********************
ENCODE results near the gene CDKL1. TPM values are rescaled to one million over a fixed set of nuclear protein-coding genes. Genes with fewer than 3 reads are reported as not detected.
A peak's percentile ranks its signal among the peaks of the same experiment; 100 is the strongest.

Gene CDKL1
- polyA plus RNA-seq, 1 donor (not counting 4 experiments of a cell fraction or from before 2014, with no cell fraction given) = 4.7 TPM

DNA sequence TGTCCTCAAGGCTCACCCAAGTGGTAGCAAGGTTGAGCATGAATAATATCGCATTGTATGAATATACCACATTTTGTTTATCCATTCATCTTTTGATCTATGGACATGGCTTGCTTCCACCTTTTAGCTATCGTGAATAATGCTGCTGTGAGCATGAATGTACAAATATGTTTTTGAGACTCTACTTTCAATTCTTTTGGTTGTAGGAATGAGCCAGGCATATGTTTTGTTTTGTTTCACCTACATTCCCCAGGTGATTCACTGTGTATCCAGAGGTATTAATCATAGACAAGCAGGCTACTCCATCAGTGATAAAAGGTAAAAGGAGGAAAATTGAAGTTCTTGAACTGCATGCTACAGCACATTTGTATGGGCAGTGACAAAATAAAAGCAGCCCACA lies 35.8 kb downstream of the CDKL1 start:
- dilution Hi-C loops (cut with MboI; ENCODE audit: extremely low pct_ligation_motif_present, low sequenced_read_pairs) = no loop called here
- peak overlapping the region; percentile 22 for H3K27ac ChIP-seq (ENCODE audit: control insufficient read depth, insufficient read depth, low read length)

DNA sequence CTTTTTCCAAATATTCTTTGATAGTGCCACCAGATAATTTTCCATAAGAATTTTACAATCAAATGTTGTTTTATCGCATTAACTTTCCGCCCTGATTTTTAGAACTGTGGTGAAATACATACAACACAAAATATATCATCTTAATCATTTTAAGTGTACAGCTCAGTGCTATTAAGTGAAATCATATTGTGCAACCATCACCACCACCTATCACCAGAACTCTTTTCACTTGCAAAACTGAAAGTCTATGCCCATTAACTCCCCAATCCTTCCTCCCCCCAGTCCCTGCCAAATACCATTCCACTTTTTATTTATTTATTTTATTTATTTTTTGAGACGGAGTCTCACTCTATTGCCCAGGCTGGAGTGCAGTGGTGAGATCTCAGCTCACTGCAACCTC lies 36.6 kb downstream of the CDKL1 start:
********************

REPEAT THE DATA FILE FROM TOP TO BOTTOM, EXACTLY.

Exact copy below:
ENCODE results near the gene CDKL1. TPM values are rescaled to one million over a fixed set of nuclear protein-coding genes. Genes with fewer than 3 reads are reported as not detected.
A peak's percentile ranks its signal among the peaks of the same experiment; 100 is the strongest.

Gene CDKL1
- polyA plus RNA-seq, 1 donor (not counting 4 experiments of a cell fraction or from before 2014, with no cell fraction given) = 4.7 TPM

DNA sequence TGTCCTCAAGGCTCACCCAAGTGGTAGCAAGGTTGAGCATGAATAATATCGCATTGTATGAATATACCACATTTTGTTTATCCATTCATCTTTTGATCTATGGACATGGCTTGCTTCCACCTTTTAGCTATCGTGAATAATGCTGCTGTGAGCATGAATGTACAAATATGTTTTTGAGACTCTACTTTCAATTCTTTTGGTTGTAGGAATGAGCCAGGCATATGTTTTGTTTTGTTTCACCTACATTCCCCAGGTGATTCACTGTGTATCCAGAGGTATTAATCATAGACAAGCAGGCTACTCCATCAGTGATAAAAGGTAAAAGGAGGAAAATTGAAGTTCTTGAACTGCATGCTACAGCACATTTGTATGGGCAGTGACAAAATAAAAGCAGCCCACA lies 35.8 kb downstream of the CDKL1 start:
- dilution Hi-C loops (cut with MboI; ENCODE audit: extremely low pct_ligation_motif_present, low sequenced_read_pairs) = no loop called here
- peak overlapping the region; percentile 22 for H3K27ac ChIP-seq (ENCODE audit: control insufficient read depth, insufficient read depth, low read length)

DNA sequence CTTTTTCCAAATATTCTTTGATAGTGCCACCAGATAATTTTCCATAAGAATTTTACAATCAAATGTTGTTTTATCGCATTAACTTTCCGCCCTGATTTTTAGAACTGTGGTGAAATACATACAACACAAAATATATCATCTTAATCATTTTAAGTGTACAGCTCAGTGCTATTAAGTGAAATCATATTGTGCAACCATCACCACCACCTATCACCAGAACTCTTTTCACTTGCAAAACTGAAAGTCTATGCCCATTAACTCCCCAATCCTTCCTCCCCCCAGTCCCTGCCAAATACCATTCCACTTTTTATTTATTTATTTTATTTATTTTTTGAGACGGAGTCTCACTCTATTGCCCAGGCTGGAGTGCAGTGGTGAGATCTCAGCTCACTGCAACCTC lies 36.6 kb downstream of the CDKL1 start: